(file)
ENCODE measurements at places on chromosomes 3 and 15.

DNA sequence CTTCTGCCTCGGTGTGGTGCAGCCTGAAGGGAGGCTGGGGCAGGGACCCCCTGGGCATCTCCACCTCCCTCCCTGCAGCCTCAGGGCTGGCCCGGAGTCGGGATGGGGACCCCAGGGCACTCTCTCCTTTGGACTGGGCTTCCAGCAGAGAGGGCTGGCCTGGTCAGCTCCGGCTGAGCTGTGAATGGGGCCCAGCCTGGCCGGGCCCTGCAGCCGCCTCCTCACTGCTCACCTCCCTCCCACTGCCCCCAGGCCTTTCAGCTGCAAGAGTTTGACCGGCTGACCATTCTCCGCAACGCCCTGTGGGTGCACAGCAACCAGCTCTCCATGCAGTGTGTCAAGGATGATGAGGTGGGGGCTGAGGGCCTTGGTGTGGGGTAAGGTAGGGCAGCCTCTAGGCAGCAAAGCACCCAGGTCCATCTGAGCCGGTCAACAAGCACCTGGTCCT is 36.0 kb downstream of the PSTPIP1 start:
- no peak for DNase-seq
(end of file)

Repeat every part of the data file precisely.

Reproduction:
ENCODE measurements at places on chromosomes 3 and 15.

DNA sequence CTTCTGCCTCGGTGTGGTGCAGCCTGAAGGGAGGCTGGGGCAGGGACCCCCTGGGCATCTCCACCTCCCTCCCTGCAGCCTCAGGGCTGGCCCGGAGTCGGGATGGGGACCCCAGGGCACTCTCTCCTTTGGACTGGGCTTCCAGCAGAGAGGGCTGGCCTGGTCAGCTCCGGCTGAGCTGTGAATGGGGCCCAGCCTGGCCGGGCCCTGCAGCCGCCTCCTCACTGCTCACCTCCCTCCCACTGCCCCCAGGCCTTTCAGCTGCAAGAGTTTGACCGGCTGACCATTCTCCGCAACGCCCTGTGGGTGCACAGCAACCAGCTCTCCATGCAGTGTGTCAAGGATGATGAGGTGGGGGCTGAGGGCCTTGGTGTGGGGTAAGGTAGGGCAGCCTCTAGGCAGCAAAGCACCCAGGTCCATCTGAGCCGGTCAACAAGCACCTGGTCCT is 36.0 kb downstream of the PSTPIP1 start:
- no peak for DNase-seq